The Santa Ana volcano hike is one of El Salvador’s most amazing experiences, with a super colored crater lake that can change blue or green depending on the day. It’s really stunning, especially if you’ve never seen an active volcano before.
Also known by the name Volcán Ilamatepec, this is the highest volcano in El Salvador, but the hike to the top is not too hard at all. You don’t need to be super fit, making it a great volcano hike for beginners.
Best of all, the Santa Ana volcano is located in a national park that’s accessible and easy to reach from either Santa Ana town or San Salvador, the capital city of El Salvador. All of these things combine to make it one of Central America’s best bucket list activities.
This travel blog will explain how to get to the Santa Ana volcano in El Salvador, how to do the hike with or without a guide, and everything else you need to know before you go!
Santa Ana Quick Facts*
- Distance: 7 kilometers (4.3 miles) return
- Elevation Gain: 465 meters (1,525 feet)
- Top Elevation: 2,381 meters (7,812 feet)
- Duration: 2 – 4 hours return
- Difficulty: Easy / Moderate
How To Get To Santa Ana Volcano In El Salvador
The Santa Ana volcano is located in western El Salvador, in the Cerro Verde National Park. You can get there by bus, car, or tour, depending on where you’re staying in El Salvador.
If you’re staying in Santa Ana town and plan to go by bus, you will need to take the bus #248 from La Vencedora bus station (map here), which leaves at 7:30 AM and takes about 2 hours to get to the volcano.
The bus cost is $1 USD per person and you have to arrive early to buy tickets. For the ride back to town, you can take the bus at 1:30 PM, or the last one is at 4:30 PM.
The other option is to book a driver or tour from Santa Ana town. I stayed at Hostal Las Puertas and the staff there was able to arrange a driver to take me to the volcano the following day. I shared the van with one other traveler, and my cost was a very reasonable $21 USD.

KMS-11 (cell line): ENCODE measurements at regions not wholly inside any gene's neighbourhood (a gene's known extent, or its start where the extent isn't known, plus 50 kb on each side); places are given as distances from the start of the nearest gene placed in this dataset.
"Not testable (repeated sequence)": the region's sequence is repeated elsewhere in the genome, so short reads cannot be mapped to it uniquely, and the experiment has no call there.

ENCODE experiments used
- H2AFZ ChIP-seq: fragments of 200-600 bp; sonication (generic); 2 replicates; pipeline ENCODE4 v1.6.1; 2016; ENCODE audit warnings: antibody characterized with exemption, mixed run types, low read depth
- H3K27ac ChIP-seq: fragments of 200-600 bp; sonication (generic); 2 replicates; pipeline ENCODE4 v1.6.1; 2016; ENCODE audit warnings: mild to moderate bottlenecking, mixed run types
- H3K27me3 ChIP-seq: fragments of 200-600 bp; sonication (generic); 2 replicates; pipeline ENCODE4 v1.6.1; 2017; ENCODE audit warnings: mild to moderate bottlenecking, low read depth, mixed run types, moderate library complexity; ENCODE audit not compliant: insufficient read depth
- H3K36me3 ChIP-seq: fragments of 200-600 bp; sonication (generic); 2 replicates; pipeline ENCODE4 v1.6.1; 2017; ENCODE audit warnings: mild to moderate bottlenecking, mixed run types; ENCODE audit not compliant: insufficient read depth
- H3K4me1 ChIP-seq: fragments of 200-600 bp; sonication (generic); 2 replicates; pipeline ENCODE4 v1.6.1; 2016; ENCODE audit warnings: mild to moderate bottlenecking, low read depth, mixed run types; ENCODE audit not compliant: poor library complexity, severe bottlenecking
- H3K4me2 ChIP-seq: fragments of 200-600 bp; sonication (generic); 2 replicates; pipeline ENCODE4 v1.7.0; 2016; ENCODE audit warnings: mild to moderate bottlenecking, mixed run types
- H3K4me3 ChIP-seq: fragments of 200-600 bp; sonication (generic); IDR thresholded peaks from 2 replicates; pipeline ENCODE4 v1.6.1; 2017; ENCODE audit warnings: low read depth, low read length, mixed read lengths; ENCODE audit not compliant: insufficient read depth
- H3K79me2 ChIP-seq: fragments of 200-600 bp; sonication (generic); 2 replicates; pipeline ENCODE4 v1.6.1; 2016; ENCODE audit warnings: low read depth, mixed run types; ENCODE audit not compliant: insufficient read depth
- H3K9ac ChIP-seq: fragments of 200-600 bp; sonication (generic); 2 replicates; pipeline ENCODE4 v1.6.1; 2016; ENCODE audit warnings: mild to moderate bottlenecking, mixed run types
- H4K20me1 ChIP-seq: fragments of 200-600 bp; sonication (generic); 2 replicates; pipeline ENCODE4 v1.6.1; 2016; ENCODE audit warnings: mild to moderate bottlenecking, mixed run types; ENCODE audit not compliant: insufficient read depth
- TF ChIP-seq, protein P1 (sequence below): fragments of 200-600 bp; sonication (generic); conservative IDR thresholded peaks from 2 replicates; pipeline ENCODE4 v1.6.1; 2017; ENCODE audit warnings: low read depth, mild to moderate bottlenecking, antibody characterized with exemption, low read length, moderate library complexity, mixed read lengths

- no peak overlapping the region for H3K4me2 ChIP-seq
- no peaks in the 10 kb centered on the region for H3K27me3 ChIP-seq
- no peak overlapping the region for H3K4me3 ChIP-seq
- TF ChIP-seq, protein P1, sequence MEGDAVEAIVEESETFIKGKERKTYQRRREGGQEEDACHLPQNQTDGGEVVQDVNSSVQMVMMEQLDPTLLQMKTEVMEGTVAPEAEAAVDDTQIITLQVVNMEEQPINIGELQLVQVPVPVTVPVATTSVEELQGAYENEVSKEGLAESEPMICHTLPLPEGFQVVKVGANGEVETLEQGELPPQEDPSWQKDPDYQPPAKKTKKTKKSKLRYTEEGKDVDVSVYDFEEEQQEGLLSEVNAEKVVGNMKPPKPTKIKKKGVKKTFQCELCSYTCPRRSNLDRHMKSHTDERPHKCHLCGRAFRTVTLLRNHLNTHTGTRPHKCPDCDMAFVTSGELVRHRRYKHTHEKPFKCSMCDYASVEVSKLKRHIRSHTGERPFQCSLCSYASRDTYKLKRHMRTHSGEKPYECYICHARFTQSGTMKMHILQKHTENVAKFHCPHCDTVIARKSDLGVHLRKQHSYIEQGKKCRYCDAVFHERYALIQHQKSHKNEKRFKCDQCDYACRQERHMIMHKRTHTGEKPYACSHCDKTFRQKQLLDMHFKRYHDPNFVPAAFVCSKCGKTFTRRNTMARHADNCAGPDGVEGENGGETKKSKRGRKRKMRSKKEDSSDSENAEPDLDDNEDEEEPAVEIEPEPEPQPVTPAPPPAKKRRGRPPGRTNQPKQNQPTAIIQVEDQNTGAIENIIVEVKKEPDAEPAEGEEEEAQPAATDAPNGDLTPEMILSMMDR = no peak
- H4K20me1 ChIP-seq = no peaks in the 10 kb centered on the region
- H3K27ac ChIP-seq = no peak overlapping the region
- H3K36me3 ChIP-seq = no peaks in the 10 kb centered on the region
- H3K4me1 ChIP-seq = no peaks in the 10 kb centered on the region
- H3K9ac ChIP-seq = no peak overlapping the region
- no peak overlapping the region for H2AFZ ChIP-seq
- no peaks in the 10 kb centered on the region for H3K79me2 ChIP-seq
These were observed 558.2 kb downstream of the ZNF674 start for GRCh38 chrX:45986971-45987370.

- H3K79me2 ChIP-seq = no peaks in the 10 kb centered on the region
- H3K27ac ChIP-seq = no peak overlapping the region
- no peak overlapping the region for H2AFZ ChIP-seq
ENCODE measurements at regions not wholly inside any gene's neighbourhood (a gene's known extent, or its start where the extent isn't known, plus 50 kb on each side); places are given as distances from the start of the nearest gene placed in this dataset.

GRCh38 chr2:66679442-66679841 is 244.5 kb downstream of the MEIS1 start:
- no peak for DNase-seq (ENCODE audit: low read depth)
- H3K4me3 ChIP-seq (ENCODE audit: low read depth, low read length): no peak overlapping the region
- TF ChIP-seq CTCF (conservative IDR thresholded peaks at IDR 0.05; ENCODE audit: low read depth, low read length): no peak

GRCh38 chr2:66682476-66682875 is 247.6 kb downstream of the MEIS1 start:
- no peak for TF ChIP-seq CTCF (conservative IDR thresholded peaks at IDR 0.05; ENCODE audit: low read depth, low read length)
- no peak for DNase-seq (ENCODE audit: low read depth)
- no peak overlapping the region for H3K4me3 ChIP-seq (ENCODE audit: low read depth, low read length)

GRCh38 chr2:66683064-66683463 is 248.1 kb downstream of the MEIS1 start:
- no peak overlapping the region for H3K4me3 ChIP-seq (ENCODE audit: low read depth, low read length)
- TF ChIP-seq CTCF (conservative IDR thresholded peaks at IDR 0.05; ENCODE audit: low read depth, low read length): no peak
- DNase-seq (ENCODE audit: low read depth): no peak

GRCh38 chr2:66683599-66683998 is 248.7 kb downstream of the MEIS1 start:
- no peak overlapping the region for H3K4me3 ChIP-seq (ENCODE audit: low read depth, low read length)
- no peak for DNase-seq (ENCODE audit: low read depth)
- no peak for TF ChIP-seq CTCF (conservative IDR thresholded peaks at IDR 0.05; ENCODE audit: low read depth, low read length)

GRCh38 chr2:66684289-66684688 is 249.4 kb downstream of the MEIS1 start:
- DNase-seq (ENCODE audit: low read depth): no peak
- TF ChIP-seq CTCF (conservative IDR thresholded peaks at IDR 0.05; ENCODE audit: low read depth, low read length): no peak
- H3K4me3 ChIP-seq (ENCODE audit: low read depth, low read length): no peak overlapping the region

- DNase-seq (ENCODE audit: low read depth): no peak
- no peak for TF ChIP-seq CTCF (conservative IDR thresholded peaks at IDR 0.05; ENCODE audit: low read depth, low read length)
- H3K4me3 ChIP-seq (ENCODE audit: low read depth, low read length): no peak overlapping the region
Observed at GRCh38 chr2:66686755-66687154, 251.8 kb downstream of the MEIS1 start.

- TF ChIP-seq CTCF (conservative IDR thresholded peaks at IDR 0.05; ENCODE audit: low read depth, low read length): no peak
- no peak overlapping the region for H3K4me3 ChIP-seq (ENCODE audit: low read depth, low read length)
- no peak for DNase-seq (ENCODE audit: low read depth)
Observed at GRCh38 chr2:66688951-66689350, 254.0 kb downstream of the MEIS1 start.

This didn’t include the guide or entrance fees for the hike, but it covered all of the transportation for the day, including a visit to Lake Coatepeque after our hike.
How To Get There From San Salvador
If you’re staying in the city of San Salvador, there’s no bus option directly to the volcano. You’ll need to take a bus to Santa Ana town, stay overnight, and then do the hike the next day, or else book a day tour to the volcano that includes transport from San Salvador.
If you’re staying at El Tunco beach, once again, there’s no bus directly to the Santa Ana volcano, but Viator has day tours to Santa Ana volcano with transport to and from El Tunco or anywhere in the La Libertad area.
Doing it like this is a bit more pricey, but it’s the easiest and most convenient way to do it if you’re staying outside of Santa Ana town and you just want to go straight to the volcano from San Salvador or El Tunco.
Otherwise, if you have a little extra time, you can take the bus from either of these areas to Santa Ana town, and then climb the volcano the next day.
Best Santa Ana El Salvador Tours
If you just arrived in El Salvador and want to get to the volcano as quickly as possible, GetYourGuide has a full day Santa Ana volcano tour with pickup from any hotel or residence in San Salvador.
This tour includes a bilingual English and Spanish hiking guide, and all of the entrance fees for the national park. If you want to skip the time and hassle involved in getting the bus to Santa Ana, then this tour is probably your best bet.
We’ve used GetYourGuide for lots of tours and activities around the world, and they’re great. Highly recommended!
Book Now: Santa Ana Volcano Tour From San Salvador
Santa Ana Volcano Hike: What To Expect
When you arrive at the Santa Ana volcano, everyone will be herded into a group and assigned a local guide. The guide is an official requirement for this hike, even though it’s arguably not needed (more on that later).
There’s one guide assigned to every 10 people or so, and he’ll accompany your group and lead you to the top of the volcano and back. The guides are slow and easy to follow. They’ll give you plenty of breaks to rest along the way.
The hike starts with a quick briefing in Spanish where they explain the fees and remind everyone not to litter, bring noisy speakers, or carry weapons. If you don’t understand Spanish, you won’t miss too much from the briefing.